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Nope. Unfortunately this is what I tried to do as explained in the other thread related to this bug and it doesn’t work. The problem stays the same. You can read it here: [bug] "Show Translation" effectively broken - #4 by julsoft

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The sentence translation bug can be worked around by generating a full translation at the start of lesson. This is buggy too though (up to 35% error rate) and you will need to push and wait for the show sentence button for a few sentences.

For the MasterLingQ users. I’ve added the original translate method and a basic retry on fail method to the new options


Interesting. Hadn’t seen that aspect (but I also usually am in sentence mode). Something interesting to play with. Thanks Rooster.

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I had already reset to Google Translate. Still gets stuck more than half the time.

How did this version go live? Does LingQ do any QA?


Yep. I see now that you are correct that regardless of which you use it still gets stuck. It does seem a little better with the non Chat GPT choices, but still not at the speed it was before.


If it’s a word it has value to me. I may never read about the bioluminescence of deep pacific fish ever again, but even if I don’t, I’m better off having read their names once than not at all. I see it this way: I use the languages on LingQ to learn about the world, not learn to learn languages. So everything is relevant. The only words I don’t lingQ are either bugged (via splitting with hyphens or what-have-you) or, in the case of something like Cyrillic or Japanese, they are just latin words. I consider those annoying, actually, as I’m not gaining knowledge from seeing a paragraph of proper Russian laced with proper latinised words. If they were written in Cyrillic, even with foreign (largely English) pronunciation, I wouldn’t delete them.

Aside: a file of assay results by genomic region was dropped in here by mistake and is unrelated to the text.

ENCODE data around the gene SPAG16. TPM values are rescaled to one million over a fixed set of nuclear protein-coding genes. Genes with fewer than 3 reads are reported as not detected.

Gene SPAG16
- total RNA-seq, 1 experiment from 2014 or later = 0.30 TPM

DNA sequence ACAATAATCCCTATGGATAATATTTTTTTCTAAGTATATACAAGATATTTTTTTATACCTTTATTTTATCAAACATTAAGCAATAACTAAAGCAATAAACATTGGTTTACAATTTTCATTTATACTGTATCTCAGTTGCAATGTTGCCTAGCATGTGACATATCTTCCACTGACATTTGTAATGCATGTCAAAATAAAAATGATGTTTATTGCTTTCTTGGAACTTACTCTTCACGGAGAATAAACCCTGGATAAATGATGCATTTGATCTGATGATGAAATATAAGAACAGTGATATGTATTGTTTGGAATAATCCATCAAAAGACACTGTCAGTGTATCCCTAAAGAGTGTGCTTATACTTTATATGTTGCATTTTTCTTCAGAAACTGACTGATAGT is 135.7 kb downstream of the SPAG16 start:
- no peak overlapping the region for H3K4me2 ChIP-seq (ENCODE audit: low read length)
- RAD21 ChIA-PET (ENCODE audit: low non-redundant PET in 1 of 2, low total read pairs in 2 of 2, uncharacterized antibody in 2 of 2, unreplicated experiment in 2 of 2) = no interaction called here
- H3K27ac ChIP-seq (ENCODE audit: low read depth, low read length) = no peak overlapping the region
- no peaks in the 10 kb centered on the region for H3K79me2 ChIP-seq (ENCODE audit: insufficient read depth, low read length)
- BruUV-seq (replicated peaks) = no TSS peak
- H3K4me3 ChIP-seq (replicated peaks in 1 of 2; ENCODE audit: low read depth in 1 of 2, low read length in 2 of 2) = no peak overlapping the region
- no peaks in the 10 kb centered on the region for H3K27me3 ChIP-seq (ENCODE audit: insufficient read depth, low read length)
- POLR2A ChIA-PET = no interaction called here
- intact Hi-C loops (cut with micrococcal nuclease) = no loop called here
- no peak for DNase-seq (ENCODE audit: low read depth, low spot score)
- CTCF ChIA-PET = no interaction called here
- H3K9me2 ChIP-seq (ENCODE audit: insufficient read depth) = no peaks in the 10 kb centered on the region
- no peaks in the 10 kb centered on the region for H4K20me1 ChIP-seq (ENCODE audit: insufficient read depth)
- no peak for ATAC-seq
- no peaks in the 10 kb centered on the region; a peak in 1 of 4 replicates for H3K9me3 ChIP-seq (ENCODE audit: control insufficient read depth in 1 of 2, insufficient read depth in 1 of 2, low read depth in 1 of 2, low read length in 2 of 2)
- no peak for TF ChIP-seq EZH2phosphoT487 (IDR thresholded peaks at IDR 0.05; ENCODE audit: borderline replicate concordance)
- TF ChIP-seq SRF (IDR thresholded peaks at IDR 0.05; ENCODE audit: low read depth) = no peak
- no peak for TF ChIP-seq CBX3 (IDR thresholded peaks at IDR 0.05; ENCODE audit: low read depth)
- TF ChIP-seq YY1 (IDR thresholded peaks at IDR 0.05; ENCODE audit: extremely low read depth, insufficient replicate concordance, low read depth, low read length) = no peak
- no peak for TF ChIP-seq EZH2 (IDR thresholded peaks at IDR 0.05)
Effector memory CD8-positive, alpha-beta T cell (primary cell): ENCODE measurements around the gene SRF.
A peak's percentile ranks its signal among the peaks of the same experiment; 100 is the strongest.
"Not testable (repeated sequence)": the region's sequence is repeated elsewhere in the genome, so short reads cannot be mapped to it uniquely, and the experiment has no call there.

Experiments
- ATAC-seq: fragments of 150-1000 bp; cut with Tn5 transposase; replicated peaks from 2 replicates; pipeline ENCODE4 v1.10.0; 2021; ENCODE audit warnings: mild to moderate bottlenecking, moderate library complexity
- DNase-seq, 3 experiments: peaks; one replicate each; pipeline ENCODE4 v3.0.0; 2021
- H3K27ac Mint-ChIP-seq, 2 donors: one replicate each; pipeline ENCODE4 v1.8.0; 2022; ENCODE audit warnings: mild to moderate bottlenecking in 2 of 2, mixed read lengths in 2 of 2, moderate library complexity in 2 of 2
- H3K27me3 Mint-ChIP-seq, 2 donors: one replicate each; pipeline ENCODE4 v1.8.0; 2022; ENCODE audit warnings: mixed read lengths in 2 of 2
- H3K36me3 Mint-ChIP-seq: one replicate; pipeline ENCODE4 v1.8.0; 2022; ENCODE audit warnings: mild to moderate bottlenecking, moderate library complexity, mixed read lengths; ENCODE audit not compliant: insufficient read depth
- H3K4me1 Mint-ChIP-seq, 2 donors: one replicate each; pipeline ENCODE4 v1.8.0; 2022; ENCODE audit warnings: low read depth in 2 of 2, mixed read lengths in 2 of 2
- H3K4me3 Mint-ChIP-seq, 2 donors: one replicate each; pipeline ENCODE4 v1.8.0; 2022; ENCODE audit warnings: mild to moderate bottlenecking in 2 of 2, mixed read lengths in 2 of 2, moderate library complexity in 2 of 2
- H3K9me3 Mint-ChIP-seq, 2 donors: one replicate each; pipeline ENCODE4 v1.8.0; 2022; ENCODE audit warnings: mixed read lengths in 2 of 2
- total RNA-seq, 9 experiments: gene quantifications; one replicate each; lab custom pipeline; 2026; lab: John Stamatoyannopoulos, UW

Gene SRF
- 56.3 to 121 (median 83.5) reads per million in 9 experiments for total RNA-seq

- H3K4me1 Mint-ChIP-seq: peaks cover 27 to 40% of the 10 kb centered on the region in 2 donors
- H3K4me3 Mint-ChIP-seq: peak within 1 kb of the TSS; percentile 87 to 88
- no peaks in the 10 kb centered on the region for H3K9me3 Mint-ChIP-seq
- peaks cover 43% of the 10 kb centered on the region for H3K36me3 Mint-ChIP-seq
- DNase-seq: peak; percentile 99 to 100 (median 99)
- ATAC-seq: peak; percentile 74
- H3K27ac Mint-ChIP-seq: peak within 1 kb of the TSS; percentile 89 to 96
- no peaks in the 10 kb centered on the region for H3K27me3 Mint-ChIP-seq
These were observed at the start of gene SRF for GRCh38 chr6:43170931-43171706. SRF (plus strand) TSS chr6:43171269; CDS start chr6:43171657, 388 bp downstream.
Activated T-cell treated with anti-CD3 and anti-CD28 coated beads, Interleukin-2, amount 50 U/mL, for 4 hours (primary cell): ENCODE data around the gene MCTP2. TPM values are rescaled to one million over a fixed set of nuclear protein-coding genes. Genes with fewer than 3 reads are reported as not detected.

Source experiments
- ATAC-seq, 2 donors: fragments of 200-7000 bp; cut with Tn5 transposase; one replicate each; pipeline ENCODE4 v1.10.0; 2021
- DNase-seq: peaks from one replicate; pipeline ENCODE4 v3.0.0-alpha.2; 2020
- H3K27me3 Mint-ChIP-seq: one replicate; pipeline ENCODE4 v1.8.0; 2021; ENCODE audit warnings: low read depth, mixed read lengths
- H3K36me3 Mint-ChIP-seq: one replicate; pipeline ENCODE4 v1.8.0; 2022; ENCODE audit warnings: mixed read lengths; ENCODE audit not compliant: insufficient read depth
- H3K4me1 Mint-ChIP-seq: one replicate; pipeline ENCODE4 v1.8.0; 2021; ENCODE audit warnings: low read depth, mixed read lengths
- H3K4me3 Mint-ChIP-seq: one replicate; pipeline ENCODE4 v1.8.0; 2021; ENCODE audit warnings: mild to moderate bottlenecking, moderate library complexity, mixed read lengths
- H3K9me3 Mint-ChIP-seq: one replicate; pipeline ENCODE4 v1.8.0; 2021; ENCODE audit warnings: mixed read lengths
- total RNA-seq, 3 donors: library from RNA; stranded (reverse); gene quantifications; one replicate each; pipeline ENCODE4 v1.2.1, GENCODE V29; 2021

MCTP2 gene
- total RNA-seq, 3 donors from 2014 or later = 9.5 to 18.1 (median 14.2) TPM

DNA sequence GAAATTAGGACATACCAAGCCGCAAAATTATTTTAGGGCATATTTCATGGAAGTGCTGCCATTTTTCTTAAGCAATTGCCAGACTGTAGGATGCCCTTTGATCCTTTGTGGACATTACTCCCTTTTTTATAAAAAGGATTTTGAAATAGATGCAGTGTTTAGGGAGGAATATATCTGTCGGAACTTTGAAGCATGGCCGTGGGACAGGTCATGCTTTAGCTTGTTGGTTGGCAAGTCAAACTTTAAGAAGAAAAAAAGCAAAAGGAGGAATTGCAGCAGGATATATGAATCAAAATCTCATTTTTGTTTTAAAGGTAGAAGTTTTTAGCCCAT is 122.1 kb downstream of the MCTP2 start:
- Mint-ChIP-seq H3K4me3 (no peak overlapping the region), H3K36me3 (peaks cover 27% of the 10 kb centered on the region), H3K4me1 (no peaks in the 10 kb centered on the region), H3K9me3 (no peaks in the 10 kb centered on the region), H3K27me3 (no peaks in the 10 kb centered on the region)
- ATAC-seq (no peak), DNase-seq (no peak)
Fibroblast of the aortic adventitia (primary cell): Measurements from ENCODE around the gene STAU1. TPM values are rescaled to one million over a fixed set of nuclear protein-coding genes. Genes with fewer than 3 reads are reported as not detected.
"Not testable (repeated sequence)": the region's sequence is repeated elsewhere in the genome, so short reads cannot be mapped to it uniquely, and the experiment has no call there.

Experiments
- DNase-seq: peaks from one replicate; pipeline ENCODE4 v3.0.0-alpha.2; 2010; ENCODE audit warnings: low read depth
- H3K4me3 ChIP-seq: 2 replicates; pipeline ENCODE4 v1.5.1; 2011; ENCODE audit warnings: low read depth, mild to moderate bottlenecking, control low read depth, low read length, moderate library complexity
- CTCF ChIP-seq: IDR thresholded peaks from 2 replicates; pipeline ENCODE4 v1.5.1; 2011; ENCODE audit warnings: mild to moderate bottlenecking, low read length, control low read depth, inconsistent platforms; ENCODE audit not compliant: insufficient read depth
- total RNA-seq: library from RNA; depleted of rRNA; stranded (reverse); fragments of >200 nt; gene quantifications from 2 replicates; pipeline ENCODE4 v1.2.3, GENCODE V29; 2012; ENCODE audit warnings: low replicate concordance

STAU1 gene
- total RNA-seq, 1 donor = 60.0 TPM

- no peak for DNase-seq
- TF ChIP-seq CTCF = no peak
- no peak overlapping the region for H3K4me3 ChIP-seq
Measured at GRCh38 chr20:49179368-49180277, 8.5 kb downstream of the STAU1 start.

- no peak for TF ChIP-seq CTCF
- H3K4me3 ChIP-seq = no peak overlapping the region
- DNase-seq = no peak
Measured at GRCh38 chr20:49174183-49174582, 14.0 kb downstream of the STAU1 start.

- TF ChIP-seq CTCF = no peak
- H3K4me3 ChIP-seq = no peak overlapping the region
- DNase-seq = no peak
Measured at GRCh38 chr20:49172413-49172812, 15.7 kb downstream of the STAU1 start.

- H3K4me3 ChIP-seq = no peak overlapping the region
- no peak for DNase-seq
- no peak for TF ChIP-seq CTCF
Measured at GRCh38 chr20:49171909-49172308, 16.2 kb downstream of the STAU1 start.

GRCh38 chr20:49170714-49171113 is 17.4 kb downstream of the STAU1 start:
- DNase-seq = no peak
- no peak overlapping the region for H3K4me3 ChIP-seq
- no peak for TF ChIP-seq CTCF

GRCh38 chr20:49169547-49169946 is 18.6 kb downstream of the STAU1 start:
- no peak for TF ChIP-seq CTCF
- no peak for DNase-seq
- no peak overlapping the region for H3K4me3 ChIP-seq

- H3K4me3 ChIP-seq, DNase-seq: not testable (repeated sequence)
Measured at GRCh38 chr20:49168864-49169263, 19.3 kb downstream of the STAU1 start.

I know tons of words in English that I don’t care about. And if I know that many in english, I am going to count them in my second language too.

Funny enough I’ve ended up having some very niche conversations, so in some instances, the useless became useful. You never know who you’ll run into


Yeah, I feel like the process of acquiring new vocab is more unconscious, and you just inadvertently end up with a lot of words that you’ll understand, and maybe they’ll even be on the tip of the tongue in some conversations, but you just won’t use them.

While reading Yu Hua, a chinese writer, I picked up a lot of Chinese words (some transliterated), that I’ll just probably never use. For example, dazibao, a phenomen closely tied to cultural revolution, lives rent-free in my head. How does that help in my french learning journey, well…

I hope someday some of these words will have an occasion to be uttered by me in some interesting conversation. So far, it’s just like a hobby that you don’t share with anyone.

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I mark those words as “New”. If I come across the word again and recognize it, it will be moved up one level; if I don’t recognize it, then not. That means I definitely won’t actively learn such words, but if they do get stuck in my brain at some point, it certainly won’t hurt.